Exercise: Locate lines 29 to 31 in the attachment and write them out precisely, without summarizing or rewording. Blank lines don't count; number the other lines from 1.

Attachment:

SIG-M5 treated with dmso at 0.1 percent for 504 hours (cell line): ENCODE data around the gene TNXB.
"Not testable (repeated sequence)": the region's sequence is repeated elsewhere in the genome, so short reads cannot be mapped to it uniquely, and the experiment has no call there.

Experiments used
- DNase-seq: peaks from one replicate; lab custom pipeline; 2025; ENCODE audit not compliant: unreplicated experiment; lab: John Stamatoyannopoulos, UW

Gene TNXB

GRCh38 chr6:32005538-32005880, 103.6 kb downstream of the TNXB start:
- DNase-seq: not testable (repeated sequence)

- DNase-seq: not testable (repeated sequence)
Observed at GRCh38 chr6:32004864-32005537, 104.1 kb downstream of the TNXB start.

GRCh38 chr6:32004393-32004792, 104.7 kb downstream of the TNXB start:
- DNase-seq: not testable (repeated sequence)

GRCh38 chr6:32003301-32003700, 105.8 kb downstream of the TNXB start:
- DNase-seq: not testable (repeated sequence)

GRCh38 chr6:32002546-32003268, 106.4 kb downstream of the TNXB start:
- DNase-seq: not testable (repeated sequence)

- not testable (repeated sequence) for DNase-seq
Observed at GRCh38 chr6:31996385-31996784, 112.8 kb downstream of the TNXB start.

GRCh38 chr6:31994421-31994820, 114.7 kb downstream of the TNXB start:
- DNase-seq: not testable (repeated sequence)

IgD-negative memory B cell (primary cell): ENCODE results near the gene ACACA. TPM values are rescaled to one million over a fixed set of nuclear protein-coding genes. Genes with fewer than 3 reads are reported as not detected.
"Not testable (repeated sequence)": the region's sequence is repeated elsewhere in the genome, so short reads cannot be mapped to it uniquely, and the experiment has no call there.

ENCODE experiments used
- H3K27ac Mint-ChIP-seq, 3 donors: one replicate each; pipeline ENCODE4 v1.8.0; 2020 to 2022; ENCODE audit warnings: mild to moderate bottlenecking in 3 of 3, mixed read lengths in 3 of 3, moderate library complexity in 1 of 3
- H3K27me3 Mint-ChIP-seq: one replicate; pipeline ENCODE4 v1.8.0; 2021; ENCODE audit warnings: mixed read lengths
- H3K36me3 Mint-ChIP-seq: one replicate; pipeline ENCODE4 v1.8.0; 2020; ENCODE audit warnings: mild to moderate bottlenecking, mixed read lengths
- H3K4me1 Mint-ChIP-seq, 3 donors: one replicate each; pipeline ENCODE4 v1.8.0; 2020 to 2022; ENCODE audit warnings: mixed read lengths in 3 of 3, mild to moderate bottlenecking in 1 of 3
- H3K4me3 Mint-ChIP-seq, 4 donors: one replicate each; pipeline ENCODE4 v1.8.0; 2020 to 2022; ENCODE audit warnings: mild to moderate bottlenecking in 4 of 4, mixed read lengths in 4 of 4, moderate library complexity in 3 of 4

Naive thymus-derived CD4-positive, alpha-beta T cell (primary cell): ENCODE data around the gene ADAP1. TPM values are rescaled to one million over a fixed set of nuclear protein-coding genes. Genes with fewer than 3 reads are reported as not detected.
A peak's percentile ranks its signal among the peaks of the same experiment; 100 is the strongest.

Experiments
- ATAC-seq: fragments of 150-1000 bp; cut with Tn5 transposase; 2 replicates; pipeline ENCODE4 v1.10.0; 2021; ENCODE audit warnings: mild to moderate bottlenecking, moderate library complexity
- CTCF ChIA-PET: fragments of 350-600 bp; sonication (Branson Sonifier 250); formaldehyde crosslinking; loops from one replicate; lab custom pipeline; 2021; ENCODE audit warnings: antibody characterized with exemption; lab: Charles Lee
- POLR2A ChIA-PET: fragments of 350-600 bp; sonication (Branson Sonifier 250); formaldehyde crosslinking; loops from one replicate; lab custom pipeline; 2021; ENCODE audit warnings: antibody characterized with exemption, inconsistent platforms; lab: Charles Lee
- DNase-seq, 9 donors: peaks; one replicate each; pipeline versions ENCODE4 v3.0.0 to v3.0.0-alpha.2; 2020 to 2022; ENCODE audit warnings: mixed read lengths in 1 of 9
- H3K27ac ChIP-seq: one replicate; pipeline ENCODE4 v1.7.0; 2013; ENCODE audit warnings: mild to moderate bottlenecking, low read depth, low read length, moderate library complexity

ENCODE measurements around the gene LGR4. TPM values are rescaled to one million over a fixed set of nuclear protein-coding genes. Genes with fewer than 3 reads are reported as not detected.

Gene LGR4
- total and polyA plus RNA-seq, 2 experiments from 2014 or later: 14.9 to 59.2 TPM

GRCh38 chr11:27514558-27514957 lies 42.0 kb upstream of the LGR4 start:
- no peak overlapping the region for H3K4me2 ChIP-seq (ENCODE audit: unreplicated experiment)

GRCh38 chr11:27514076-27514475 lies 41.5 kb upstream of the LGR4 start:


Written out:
A peak's percentile ranks its signal among the peaks of the same experiment; 100 is the strongest.

Experiments
- ATAC-seq: fragments of 150-1000 bp; cut with Tn5 transposase; 2 replicates; pipeline ENCODE4 v1.10.0; 2021; ENCODE audit warnings: mild to moderate bottlenecking, moderate library complexity